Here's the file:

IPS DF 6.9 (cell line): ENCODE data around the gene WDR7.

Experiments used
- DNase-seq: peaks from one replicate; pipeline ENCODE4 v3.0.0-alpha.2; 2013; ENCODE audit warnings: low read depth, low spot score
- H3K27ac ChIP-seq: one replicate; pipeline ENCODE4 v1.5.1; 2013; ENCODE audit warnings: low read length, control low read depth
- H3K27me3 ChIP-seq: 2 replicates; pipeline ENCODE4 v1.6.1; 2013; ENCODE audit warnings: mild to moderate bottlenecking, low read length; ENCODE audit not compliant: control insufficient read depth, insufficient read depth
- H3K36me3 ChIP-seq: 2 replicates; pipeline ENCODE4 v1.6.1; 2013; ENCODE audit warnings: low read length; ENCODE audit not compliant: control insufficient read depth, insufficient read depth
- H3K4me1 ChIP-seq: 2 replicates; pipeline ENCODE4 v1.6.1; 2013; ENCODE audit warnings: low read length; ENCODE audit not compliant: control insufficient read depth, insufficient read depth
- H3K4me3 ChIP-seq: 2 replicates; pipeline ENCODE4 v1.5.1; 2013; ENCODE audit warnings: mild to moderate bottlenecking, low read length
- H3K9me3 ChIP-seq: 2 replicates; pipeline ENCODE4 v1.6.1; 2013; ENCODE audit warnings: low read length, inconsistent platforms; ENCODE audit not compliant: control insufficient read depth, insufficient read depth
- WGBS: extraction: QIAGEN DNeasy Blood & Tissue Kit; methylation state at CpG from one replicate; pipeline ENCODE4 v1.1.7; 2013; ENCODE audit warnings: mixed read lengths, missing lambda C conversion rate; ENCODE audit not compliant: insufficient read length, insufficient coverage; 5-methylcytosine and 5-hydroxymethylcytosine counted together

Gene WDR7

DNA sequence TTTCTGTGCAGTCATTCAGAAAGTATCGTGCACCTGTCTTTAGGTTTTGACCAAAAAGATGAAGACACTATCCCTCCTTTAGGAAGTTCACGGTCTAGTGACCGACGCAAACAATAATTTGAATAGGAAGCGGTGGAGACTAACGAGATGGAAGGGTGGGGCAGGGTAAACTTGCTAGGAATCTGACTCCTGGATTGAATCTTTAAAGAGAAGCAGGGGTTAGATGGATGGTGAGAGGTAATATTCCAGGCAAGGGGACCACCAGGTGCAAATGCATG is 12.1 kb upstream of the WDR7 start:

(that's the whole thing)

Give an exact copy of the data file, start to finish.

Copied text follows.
IPS DF 6.9 (cell line): ENCODE data around the gene WDR7.

Experiments used
- DNase-seq: peaks from one replicate; pipeline ENCODE4 v3.0.0-alpha.2; 2013; ENCODE audit warnings: low read depth, low spot score
- H3K27ac ChIP-seq: one replicate; pipeline ENCODE4 v1.5.1; 2013; ENCODE audit warnings: low read length, control low read depth
- H3K27me3 ChIP-seq: 2 replicates; pipeline ENCODE4 v1.6.1; 2013; ENCODE audit warnings: mild to moderate bottlenecking, low read length; ENCODE audit not compliant: control insufficient read depth, insufficient read depth
- H3K36me3 ChIP-seq: 2 replicates; pipeline ENCODE4 v1.6.1; 2013; ENCODE audit warnings: low read length; ENCODE audit not compliant: control insufficient read depth, insufficient read depth
- H3K4me1 ChIP-seq: 2 replicates; pipeline ENCODE4 v1.6.1; 2013; ENCODE audit warnings: low read length; ENCODE audit not compliant: control insufficient read depth, insufficient read depth
- H3K4me3 ChIP-seq: 2 replicates; pipeline ENCODE4 v1.5.1; 2013; ENCODE audit warnings: mild to moderate bottlenecking, low read length
- H3K9me3 ChIP-seq: 2 replicates; pipeline ENCODE4 v1.6.1; 2013; ENCODE audit warnings: low read length, inconsistent platforms; ENCODE audit not compliant: control insufficient read depth, insufficient read depth
- WGBS: extraction: QIAGEN DNeasy Blood & Tissue Kit; methylation state at CpG from one replicate; pipeline ENCODE4 v1.1.7; 2013; ENCODE audit warnings: mixed read lengths, missing lambda C conversion rate; ENCODE audit not compliant: insufficient read length, insufficient coverage; 5-methylcytosine and 5-hydroxymethylcytosine counted together

Gene WDR7

DNA sequence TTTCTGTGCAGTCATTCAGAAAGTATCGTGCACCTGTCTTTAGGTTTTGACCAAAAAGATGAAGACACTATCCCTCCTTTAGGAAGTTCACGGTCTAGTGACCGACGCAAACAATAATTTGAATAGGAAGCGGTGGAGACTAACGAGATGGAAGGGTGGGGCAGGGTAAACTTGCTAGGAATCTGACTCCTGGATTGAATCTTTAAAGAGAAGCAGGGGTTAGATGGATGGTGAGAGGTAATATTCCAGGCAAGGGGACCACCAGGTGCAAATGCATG is 12.1 kb upstream of the WDR7 start: